Find Banking and Financial Services expertise in Trinidad and Tobago
In Trinidad and Tobago there are some eight commercial banks and 18 non-bank financial institutions registered with the Central Bank (2012). Many of these banks also operate within other countries in the Caribbean Region. The sector’s two largest commercial banks, First Caribbean International Bank and Republic Bank, account for 60% of all banking assets. Over 80% of bank loans go to the private sector and consumers; there is little inter-bank lending. The Home Mortgage Bank was set up in the 1980s to lead the way in the housing and home finance industry. In 2007 the bank branched out into mortgage institution, trust companies, collective investment schemes and merchant banking. The merchant bank sector is established while the financial system as a whole is large and sophisticated, about 170% the size of the country’s GDP (2006).
Regulation of Financial Services
The Central Bank of Trinidad and Tobago was established in 1964, taking over from foreign regulating bodies such as the British Currency Board which dominated the field. It is run under a system of Corporate Governance with a board being appointed for a three-year term by the President of the Republic. One of the Central Bank’s key mandates is regulation of the banks which is run by the Financial Institution Supervision Department (FISD) under the leadership of the Inspector of Financial Institutions (FIA). The stability of the banking sector is supported greatly by the Deposit Insurance Corporation of Trinidad and Tobago (DIC), which insures depositors against the failure of a financial institution. The Financial Institutions Act of 2008 made membership of this fund compulsory for licensed institutions. According to the WEF’s Global Competitiveness Report (2012-2013) Trinidad and Tobago is second only to Barbados amongst the Caribbean nations when it comes to soundness of banks, scoring 5.8 out of 7, well above the world mean of 5.1.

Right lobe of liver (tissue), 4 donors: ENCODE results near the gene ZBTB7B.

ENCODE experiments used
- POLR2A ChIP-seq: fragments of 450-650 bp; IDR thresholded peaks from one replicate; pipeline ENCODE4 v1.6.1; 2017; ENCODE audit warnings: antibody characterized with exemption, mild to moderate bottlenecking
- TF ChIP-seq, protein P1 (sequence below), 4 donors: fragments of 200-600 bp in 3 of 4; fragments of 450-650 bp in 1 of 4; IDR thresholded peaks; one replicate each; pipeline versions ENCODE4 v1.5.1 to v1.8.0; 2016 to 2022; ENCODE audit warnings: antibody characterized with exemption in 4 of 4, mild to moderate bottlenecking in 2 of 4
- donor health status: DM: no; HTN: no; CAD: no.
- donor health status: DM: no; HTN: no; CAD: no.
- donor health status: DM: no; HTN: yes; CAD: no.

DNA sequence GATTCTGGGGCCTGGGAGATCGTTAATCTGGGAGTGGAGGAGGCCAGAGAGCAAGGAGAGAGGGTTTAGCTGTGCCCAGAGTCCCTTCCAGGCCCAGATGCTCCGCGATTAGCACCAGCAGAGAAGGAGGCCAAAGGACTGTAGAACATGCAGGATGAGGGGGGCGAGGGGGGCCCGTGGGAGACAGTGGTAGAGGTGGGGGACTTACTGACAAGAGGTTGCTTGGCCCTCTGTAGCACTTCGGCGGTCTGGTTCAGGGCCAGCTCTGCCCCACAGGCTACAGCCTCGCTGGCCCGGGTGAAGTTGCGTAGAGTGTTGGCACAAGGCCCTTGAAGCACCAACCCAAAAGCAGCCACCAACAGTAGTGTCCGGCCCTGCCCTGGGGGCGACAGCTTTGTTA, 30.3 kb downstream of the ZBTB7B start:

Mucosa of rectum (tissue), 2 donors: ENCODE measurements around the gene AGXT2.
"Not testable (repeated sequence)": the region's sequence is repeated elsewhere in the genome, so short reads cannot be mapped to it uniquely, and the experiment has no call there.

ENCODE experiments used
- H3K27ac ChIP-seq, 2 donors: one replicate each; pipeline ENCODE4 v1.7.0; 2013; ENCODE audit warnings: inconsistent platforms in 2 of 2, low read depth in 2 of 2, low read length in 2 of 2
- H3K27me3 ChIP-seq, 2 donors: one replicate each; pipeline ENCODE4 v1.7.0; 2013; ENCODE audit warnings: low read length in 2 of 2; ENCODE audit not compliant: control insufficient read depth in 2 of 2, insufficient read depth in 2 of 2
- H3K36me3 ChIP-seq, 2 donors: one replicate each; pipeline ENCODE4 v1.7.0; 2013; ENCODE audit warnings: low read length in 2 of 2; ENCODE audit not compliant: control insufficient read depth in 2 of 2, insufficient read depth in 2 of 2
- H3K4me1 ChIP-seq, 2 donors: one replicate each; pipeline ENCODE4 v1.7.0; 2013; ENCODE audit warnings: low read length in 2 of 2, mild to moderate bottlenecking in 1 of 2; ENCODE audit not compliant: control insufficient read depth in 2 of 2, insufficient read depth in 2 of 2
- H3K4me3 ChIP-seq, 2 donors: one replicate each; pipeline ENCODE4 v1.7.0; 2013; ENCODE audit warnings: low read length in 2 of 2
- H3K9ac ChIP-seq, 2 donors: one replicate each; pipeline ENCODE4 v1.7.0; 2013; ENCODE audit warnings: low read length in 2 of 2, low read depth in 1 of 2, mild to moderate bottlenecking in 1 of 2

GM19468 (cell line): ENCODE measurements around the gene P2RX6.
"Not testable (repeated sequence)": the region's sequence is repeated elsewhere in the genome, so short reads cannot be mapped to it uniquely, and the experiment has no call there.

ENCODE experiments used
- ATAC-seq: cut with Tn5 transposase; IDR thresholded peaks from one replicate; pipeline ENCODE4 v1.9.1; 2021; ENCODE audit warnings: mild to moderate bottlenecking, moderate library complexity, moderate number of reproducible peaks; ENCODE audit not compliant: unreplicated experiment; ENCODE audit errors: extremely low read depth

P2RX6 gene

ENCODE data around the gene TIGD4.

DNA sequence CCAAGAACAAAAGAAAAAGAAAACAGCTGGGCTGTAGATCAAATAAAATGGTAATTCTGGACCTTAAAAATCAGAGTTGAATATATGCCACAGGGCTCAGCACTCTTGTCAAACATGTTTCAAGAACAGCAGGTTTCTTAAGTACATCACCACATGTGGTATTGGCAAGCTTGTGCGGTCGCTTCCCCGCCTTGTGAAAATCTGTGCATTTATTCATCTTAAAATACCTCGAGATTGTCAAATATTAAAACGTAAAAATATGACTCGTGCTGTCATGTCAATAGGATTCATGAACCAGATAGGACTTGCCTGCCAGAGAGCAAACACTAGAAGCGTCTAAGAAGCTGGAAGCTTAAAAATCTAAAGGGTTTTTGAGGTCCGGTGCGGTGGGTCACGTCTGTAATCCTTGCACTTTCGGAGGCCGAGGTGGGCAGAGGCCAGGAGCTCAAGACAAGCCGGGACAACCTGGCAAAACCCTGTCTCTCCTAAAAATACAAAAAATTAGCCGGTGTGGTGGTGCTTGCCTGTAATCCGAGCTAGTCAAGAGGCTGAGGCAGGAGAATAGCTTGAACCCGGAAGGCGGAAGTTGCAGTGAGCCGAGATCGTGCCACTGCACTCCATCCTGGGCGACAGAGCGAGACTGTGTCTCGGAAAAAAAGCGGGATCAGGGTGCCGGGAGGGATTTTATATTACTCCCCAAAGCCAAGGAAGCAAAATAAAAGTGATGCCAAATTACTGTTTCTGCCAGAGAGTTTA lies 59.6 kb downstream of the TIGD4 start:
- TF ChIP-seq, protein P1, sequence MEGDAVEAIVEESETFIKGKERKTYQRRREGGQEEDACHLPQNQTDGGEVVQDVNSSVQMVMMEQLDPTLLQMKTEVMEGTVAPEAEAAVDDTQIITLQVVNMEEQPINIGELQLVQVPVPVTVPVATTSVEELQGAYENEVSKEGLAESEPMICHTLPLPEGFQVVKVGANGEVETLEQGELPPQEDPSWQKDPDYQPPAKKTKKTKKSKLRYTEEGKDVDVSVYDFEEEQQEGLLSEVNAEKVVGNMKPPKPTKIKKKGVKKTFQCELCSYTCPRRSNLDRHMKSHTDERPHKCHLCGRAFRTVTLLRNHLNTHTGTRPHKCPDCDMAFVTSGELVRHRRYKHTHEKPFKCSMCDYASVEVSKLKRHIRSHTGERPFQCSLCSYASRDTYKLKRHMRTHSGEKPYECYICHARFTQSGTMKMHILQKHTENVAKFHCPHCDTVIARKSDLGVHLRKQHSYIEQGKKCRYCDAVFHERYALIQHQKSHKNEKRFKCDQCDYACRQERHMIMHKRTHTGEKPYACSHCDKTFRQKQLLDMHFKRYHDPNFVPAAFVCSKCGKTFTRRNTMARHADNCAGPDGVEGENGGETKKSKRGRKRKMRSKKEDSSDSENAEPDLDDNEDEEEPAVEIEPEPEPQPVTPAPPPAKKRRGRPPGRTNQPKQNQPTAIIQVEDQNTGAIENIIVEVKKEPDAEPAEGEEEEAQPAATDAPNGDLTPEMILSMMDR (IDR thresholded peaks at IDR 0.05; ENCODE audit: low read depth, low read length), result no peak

Development of Financial Services
According to the Ease of Doing Business Index (2012), Trinidad and Tobago comes first amongst Caribbean nations when it comes to protecting investors. It also ranks highly in terms of getting credit, protecting investors and trading across borders. According to the World Economic Forum’s Global Competitiveness Report (2012-2013), financing through local equity market is scored at 3.1 out of a possible 7, just below the world mean of 3.5. The country was also just below the world mean in availability of financial services. In 2012 76% of adults aged 15 and over held an account with a formal financial institution. In terms of affordability of financial services, it scores 3.6, below the world mean of 4.2. Trinidad and Tobago’s financial market ranks 77th out of 144 countries in terms of ease of access to loans. In 2012 8% of adults over the age of 15 had taken out a loan from a financial institution in the last year.